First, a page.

Getting your data in shape for machine learning

Machine learning uses data structures that don't always resemble the ones used in standard computing. You'll need to process your data first if you want efficient machine learning.

Article hero image

Handling data is an essential part of a programmer's daily routine. Typically, data is organized into arrays and objects, stored externally in SQL or document-based databases, or encoded in text or binary files. Machine learning is all about data and works best when a large amount of data is used. Therefore, data and data processing play a central role in designing and building a machine learning pipeline. However, data formats are often very different from classes and objects, and terms such as vectors, matrices, and tensors are used. In this article, we explain why machine learning requires an efficient data pipeline and data formats. We explain the basic data structures from scalars to n-dimensional tensors and give examples of processing different data types.

Practical code examples are given in an accompanying workbook. In the following notebook you find actual snippets on data processing in Python.

Why data structures are different in ML

When we talk about data for machine learning, we refer to the training data used to build and test models. The design goals for machine learning data structures are different from those of classical programming. Often, the raw data consists of tabular data, images or videos, text or audio stored on a local disk or in a cloud bucket. Machine learning frameworks cannot directly consume this data as it is often encoded (for example, as a JPG or MP4), contains additional information and cannot be processed efficiently. Performance matters a lot in machine learning, and training data is inferred hundreds and thousands of times by a model during training. Machine learning applications are trained and used by (multiple) GPUs synchronizing data via high performance internal networks and pipes. All this requires an optimized data format that can handle different types of data.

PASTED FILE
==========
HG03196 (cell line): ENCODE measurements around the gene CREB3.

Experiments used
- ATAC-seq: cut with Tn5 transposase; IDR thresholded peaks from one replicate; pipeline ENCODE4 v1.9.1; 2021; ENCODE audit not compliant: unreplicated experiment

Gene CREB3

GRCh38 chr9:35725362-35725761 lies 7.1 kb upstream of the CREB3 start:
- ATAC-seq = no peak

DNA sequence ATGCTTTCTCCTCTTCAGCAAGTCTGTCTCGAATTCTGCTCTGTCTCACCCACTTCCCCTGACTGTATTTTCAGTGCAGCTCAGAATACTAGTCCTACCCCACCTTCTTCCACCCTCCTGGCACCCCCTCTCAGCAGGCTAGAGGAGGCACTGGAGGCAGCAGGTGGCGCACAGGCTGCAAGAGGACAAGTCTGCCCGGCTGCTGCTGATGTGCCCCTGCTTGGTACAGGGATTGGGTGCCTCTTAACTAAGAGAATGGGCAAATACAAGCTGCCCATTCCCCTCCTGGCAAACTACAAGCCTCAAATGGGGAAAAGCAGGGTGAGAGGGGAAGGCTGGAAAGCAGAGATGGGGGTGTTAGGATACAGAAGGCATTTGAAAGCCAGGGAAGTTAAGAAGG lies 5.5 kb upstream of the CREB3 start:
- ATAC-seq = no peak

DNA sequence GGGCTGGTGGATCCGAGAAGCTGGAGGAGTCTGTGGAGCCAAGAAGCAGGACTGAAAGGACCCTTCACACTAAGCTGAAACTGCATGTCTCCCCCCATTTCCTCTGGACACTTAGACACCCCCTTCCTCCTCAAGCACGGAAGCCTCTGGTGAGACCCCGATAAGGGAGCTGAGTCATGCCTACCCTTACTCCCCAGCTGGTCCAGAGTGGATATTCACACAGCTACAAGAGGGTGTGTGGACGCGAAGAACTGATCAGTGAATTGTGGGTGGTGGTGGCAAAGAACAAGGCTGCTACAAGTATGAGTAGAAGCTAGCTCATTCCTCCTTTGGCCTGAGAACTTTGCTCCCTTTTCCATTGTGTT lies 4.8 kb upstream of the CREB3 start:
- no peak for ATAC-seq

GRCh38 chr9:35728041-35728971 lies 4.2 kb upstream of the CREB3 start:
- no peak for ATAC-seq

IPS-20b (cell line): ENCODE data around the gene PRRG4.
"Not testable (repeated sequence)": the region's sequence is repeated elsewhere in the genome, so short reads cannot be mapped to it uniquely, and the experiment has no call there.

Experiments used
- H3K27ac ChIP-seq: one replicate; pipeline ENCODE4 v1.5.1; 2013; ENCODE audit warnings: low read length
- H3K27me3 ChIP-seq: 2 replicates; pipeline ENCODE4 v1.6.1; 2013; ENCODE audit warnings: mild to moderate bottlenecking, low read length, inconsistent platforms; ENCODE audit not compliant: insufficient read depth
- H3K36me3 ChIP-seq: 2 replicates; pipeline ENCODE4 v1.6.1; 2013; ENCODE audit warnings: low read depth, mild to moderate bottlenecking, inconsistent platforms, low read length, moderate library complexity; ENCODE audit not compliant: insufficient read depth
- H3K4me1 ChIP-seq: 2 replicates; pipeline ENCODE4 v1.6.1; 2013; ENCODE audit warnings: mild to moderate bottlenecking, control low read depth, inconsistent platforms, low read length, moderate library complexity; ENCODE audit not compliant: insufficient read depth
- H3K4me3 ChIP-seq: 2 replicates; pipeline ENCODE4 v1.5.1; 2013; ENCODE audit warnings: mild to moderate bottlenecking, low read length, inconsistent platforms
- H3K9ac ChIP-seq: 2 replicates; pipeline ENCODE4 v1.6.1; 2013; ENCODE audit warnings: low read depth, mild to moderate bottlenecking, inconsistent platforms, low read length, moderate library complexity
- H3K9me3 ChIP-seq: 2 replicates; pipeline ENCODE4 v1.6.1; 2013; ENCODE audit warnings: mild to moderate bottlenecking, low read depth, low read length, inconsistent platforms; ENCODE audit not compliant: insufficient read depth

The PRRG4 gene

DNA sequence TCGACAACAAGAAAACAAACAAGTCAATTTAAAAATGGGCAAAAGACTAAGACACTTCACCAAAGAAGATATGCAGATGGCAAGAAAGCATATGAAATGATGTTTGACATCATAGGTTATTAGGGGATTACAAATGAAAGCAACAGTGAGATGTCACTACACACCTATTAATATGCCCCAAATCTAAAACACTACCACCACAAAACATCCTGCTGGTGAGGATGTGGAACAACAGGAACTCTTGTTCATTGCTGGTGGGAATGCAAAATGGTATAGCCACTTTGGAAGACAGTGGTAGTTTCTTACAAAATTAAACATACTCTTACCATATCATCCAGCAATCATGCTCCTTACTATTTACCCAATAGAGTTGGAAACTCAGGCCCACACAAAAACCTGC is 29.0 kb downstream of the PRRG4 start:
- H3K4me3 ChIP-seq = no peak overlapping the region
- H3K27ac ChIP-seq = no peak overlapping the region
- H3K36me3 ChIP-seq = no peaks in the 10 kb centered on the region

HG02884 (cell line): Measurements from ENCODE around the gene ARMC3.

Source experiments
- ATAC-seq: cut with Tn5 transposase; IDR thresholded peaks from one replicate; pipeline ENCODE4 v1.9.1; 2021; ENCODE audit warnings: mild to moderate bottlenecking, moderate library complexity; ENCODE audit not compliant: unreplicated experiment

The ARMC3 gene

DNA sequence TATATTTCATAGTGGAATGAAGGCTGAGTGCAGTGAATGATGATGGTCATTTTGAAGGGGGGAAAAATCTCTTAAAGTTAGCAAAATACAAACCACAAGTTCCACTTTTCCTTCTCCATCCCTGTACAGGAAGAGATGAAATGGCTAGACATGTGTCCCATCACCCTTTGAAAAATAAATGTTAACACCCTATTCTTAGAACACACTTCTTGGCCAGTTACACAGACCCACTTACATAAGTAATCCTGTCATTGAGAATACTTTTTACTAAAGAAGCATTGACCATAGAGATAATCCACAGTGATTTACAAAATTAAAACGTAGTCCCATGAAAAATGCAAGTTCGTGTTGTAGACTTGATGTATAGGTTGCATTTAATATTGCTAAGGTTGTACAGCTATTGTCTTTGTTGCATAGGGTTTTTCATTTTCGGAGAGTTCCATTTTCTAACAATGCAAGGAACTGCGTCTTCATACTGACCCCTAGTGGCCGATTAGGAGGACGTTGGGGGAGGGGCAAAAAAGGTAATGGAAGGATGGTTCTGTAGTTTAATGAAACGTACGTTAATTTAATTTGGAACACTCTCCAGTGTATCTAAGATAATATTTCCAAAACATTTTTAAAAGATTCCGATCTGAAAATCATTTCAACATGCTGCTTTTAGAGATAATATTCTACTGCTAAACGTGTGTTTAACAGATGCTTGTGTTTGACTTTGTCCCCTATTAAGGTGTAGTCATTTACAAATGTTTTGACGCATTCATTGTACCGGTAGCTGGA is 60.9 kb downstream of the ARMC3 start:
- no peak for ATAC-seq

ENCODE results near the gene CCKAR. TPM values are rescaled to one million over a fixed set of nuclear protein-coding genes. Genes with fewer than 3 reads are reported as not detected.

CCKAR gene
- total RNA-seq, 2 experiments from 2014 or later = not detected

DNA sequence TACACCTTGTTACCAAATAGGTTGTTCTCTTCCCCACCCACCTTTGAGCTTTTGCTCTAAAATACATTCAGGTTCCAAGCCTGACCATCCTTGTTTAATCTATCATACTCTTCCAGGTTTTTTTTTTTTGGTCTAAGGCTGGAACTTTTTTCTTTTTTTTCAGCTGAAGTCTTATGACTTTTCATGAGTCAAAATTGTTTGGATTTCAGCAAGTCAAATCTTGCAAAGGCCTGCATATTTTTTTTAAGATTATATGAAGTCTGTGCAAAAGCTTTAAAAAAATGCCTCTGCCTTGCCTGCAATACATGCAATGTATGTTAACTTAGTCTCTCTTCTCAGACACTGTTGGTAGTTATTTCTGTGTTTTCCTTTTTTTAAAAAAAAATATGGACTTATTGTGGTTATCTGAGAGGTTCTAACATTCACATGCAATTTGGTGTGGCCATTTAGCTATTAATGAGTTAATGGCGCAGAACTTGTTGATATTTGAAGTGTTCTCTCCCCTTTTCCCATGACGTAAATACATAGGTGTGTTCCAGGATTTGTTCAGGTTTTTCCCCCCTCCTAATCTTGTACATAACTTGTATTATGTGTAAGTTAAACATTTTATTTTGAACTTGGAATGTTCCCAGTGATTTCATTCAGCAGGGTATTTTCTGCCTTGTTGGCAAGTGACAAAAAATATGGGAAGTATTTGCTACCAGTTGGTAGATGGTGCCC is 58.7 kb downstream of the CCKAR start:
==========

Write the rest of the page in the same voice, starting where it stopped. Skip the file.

Design goals for ML data structures

  • Suitable for high-performance processing and computations
  • Efficient synchronization between different GPUs and machines
  • Flexible for different types of data

Fortunately, most of the complex tasks are handled by machine learning frameworks such as Tensorflow or PyTorch. Nevertheless, it is important to understand the following fundamentals in order to design efficient data pipelines.

Scalars, vectors, and matrices

In our flexible data format, we start as simple as possible, with a single element: a scalar. Scalars refer to single data points; for example, the amount of blue in an RGB pixel or a token representation for a letter or word. In programming languages such as Java or Python, scalars are single integers, doubles, or booleans.